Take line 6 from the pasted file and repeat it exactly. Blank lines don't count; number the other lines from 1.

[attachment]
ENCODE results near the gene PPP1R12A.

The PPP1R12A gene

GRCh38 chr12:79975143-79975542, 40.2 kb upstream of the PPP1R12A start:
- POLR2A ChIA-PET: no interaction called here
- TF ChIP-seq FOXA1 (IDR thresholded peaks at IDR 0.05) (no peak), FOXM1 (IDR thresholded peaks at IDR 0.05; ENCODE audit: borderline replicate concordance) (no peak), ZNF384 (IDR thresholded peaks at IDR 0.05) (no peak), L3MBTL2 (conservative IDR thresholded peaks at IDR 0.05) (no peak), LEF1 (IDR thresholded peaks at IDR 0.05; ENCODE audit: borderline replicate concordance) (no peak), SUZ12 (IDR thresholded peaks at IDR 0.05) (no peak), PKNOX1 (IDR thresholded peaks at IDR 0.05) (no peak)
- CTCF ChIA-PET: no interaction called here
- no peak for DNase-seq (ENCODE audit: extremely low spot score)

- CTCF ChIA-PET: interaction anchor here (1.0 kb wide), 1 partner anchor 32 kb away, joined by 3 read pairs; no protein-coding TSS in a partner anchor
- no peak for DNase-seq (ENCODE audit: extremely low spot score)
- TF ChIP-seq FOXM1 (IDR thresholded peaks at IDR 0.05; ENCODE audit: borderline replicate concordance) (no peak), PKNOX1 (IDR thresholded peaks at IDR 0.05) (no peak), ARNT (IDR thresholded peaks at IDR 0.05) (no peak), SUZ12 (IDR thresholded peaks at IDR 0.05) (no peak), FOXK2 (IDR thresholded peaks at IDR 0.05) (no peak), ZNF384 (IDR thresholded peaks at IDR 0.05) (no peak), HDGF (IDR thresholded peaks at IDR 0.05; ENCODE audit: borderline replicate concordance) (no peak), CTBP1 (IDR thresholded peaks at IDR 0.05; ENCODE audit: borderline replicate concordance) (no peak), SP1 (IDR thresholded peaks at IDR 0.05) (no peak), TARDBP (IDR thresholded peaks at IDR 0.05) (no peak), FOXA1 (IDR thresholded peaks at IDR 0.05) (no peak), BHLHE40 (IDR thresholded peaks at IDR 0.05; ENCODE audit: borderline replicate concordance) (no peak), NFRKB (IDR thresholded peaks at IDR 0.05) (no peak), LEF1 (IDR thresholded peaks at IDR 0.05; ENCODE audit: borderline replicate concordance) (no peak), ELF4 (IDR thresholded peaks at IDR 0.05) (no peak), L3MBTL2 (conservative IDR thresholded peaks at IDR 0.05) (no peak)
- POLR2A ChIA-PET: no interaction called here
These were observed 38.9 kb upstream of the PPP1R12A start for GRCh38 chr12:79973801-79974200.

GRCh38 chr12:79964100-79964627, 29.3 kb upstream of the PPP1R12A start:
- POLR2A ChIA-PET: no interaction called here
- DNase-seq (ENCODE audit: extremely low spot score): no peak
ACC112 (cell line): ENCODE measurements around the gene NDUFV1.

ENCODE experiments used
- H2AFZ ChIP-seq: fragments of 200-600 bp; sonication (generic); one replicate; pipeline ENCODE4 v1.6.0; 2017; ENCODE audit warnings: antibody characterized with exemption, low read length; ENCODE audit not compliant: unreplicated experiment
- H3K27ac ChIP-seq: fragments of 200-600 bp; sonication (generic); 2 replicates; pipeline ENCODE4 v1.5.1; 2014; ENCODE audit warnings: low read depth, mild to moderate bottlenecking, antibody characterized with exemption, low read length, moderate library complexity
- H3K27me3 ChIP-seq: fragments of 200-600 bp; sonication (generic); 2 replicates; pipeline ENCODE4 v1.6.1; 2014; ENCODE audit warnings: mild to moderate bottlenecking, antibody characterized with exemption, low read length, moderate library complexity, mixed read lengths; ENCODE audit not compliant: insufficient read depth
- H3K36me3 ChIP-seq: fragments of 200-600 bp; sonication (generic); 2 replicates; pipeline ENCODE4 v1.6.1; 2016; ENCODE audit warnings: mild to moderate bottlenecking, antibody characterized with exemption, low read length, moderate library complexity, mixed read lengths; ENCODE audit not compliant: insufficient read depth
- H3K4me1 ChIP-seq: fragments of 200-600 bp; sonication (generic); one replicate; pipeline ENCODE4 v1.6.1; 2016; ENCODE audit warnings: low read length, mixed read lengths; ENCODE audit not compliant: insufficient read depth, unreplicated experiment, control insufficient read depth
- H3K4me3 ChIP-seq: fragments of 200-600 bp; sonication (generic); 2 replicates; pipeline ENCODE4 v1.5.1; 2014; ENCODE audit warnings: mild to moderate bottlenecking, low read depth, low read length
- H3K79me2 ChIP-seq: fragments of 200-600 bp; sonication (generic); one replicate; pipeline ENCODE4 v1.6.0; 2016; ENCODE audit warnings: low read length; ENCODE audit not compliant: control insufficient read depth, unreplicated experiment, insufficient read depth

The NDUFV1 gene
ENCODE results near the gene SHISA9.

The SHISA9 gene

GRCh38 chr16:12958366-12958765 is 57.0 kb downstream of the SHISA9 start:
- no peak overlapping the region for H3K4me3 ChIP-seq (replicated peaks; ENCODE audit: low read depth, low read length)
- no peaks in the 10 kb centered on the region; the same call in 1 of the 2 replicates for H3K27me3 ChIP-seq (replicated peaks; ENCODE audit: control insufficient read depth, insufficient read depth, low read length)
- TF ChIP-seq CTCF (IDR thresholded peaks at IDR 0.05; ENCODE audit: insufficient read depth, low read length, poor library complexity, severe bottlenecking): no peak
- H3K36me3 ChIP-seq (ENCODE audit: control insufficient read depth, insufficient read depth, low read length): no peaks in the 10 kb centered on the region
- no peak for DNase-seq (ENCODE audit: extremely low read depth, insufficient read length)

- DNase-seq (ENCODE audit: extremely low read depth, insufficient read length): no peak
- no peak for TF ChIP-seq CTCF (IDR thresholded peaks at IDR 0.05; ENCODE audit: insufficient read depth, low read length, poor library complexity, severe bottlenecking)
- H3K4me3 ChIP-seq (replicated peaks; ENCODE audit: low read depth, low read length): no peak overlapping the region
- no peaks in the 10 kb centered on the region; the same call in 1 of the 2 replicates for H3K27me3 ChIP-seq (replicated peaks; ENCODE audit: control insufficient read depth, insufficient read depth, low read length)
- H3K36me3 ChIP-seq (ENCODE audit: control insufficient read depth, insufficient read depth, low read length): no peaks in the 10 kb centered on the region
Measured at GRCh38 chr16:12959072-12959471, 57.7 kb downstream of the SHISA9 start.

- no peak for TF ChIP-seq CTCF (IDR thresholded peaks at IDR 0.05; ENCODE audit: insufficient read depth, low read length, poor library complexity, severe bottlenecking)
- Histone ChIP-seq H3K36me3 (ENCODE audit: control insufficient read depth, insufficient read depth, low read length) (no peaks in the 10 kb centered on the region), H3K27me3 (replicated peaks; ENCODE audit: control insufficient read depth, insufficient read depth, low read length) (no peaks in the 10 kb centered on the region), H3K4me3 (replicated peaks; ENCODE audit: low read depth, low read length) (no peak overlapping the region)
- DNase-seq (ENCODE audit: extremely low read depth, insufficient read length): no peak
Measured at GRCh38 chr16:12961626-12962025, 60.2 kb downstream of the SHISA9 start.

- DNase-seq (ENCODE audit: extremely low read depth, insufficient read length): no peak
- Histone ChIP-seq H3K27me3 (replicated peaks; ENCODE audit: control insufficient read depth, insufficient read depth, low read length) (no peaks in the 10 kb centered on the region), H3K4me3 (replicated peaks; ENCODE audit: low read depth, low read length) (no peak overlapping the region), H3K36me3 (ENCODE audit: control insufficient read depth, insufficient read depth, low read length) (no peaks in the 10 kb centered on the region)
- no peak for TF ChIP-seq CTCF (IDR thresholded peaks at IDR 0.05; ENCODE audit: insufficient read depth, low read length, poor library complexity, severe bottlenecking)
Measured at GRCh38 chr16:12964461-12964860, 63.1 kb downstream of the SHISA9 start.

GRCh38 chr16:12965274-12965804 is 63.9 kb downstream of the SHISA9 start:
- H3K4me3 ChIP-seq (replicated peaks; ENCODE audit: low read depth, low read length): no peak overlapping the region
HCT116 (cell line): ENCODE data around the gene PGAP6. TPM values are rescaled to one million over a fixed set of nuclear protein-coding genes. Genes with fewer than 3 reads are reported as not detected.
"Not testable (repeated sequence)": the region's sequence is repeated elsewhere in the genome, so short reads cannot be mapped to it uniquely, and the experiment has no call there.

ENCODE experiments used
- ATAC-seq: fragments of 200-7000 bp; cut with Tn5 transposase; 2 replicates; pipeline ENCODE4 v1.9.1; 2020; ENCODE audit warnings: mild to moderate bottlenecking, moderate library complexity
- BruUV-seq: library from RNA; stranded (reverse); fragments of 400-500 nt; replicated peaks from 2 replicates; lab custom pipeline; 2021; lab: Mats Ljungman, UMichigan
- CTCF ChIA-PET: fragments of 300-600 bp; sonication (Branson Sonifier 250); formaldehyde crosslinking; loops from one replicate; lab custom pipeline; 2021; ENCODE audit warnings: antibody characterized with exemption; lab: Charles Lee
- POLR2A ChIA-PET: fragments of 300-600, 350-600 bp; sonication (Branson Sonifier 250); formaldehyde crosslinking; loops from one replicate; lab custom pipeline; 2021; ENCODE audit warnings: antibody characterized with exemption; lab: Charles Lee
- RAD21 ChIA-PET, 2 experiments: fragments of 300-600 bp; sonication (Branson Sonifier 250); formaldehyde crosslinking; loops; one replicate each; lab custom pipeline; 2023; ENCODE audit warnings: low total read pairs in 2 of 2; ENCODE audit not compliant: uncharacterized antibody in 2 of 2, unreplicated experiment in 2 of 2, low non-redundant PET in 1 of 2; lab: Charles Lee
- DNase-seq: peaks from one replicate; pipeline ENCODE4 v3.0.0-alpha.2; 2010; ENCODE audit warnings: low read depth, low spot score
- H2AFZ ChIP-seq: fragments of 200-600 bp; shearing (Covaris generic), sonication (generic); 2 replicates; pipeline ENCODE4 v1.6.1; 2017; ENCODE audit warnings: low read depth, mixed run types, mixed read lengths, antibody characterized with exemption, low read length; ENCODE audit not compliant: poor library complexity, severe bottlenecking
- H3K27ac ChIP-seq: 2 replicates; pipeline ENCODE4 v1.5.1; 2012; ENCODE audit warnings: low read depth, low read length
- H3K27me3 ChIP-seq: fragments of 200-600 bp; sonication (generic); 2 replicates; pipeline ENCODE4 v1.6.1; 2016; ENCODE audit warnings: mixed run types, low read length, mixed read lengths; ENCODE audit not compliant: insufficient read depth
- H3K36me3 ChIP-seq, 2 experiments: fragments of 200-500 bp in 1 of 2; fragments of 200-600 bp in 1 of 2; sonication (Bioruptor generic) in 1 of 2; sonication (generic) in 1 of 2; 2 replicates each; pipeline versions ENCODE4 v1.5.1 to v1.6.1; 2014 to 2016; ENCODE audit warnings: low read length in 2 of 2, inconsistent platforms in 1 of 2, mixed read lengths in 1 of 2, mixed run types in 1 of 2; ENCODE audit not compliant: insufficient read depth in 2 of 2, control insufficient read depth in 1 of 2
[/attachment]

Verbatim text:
- CTCF ChIA-PET: no interaction called here